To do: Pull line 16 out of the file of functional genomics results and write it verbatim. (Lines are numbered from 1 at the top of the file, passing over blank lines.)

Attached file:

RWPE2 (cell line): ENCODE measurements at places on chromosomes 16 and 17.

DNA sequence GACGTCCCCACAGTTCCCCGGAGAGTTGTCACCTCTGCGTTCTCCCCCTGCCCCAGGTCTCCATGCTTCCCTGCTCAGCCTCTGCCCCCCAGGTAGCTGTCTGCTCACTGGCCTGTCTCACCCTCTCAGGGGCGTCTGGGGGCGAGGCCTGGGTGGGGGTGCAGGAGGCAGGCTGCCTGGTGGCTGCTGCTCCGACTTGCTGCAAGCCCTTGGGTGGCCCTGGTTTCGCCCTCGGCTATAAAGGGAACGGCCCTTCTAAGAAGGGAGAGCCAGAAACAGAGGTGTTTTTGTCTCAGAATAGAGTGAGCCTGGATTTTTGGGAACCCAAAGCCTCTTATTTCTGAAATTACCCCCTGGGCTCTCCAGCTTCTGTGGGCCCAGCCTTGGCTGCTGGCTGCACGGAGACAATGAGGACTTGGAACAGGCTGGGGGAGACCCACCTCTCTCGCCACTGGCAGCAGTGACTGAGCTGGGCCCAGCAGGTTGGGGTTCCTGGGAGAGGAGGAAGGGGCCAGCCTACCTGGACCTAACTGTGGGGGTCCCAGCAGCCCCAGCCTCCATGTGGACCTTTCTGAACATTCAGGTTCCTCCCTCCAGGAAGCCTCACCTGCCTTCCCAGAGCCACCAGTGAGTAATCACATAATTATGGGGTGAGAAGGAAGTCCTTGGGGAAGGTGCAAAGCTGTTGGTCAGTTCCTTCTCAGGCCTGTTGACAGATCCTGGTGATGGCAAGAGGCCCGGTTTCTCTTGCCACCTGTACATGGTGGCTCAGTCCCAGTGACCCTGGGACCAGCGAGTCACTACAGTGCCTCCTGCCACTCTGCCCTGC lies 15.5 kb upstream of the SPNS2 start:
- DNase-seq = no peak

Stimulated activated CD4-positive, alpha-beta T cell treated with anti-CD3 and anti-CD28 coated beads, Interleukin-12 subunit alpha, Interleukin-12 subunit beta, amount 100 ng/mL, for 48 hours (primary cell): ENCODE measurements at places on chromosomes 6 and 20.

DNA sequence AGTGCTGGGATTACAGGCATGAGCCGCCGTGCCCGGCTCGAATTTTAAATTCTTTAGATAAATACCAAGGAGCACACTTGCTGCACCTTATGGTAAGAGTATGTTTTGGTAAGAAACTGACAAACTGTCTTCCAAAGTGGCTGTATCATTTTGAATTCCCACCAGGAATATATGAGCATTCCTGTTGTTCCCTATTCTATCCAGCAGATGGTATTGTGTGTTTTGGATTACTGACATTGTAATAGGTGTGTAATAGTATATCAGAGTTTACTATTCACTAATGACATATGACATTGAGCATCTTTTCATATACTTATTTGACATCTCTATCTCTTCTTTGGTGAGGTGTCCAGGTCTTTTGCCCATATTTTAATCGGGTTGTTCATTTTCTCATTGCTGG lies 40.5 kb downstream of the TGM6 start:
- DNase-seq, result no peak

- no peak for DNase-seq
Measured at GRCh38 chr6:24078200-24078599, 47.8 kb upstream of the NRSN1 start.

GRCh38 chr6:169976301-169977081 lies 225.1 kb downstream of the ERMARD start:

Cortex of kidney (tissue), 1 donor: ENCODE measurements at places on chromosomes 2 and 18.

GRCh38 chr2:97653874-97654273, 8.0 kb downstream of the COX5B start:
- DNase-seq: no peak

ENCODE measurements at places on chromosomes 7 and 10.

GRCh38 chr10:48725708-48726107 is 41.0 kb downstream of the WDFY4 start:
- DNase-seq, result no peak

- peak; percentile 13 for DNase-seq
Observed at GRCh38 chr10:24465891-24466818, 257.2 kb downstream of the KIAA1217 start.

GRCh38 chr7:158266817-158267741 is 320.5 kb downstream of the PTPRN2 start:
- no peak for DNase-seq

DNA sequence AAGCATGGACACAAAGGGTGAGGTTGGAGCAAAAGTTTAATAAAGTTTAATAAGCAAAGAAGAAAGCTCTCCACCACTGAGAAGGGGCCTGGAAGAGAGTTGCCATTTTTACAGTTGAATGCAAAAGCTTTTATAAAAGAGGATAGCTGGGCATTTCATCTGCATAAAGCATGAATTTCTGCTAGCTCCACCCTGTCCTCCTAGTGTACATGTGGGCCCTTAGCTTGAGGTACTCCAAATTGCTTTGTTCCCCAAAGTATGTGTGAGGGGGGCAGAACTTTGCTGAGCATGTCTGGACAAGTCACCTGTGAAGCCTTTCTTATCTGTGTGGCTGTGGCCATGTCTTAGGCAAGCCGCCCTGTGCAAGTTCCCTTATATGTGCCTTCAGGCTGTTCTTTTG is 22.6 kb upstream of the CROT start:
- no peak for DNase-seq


- peak; percentile 13 for DNase-seq